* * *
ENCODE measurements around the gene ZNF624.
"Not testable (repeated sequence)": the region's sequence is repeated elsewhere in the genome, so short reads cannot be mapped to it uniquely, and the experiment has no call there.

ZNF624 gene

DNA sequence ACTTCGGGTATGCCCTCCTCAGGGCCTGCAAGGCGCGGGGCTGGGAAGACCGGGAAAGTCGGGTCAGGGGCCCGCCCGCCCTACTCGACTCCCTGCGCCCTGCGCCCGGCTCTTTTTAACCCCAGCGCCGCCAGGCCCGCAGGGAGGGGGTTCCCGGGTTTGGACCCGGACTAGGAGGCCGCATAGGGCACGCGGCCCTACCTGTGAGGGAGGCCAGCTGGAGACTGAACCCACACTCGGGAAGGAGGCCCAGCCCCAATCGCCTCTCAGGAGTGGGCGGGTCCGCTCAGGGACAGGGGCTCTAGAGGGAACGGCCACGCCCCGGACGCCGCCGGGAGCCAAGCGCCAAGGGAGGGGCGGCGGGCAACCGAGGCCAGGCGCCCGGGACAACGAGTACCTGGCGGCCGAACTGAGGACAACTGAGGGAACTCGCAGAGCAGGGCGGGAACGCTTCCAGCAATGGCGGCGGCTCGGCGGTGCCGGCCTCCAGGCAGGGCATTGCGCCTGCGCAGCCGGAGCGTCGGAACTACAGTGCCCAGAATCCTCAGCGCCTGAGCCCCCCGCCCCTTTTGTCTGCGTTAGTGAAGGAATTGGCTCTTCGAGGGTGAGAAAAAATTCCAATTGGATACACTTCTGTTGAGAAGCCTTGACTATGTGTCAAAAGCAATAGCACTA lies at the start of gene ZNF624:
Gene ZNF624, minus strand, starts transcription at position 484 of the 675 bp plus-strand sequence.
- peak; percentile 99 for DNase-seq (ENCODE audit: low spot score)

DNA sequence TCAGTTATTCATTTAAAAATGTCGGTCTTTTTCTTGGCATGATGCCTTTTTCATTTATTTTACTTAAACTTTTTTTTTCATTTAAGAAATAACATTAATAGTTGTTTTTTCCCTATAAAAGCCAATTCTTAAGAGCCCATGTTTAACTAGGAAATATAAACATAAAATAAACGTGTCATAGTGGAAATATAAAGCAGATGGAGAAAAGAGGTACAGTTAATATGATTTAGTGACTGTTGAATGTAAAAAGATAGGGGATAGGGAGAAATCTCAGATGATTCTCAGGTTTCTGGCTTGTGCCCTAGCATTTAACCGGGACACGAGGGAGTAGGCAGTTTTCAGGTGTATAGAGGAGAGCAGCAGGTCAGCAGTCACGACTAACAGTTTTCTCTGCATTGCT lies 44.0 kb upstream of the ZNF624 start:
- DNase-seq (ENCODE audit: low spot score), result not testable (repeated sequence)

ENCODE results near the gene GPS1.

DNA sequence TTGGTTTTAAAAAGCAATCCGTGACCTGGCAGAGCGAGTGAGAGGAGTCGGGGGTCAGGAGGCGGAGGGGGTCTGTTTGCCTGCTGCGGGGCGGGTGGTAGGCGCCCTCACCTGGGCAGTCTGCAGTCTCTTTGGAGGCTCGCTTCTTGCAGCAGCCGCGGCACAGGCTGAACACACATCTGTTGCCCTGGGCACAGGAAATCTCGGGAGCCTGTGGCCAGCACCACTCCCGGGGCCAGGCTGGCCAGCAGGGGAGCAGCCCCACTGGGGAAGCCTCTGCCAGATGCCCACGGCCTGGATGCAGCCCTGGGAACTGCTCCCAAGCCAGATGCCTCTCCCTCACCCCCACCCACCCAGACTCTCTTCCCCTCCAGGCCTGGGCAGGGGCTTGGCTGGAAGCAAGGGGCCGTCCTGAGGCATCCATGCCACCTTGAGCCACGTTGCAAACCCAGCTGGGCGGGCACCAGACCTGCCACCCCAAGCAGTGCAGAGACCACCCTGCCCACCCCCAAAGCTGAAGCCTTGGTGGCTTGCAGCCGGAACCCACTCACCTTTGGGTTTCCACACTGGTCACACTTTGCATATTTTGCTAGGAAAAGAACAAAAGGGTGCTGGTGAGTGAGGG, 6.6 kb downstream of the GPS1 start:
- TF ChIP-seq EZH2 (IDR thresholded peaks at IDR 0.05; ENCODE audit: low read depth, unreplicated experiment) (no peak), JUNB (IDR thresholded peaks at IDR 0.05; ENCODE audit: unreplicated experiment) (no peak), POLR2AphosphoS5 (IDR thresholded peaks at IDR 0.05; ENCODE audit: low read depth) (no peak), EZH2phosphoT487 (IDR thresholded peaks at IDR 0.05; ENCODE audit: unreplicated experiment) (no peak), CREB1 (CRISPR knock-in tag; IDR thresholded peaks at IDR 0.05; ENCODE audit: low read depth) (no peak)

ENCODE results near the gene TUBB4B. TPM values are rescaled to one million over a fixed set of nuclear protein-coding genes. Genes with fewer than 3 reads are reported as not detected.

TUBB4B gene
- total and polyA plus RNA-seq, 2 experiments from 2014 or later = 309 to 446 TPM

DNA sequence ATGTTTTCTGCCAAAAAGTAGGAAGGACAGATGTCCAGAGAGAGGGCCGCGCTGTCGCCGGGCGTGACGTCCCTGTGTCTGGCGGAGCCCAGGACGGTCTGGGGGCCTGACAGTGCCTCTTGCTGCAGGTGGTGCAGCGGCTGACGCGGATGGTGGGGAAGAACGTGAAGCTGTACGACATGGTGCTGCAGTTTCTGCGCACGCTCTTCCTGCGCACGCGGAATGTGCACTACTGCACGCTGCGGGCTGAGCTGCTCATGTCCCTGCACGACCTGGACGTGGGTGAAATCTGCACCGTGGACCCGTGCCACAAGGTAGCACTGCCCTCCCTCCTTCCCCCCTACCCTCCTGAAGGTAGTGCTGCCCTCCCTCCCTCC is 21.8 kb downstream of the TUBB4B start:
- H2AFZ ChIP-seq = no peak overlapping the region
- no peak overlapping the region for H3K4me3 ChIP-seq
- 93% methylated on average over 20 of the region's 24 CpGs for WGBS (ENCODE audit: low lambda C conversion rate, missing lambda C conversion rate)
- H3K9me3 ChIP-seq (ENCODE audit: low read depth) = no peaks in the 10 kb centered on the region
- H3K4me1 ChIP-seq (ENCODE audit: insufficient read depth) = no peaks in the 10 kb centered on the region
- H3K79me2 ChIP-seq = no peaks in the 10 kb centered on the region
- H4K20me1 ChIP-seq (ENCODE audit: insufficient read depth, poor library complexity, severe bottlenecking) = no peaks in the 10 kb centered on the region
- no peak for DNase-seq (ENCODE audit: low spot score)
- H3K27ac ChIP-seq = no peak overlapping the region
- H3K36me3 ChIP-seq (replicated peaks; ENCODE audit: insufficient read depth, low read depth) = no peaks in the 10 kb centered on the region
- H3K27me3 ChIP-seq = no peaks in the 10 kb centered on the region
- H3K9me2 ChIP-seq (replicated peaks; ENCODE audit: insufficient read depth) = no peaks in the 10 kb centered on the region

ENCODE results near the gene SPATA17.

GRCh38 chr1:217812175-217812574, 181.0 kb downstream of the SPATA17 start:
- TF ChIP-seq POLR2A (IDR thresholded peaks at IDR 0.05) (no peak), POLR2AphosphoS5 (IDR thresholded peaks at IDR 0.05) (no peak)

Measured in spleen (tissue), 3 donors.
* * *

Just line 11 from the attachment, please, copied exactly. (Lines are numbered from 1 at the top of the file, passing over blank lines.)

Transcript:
- TF ChIP-seq EZH2 (IDR thresholded peaks at IDR 0.05; ENCODE audit: low read depth, unreplicated experiment) (no peak), JUNB (IDR thresholded peaks at IDR 0.05; ENCODE audit: unreplicated experiment) (no peak), POLR2AphosphoS5 (IDR thresholded peaks at IDR 0.05; ENCODE audit: low read depth) (no peak), EZH2phosphoT487 (IDR thresholded peaks at IDR 0.05; ENCODE audit: unreplicated experiment) (no peak), CREB1 (CRISPR knock-in tag; IDR thresholded peaks at IDR 0.05; ENCODE audit: low read depth) (no peak)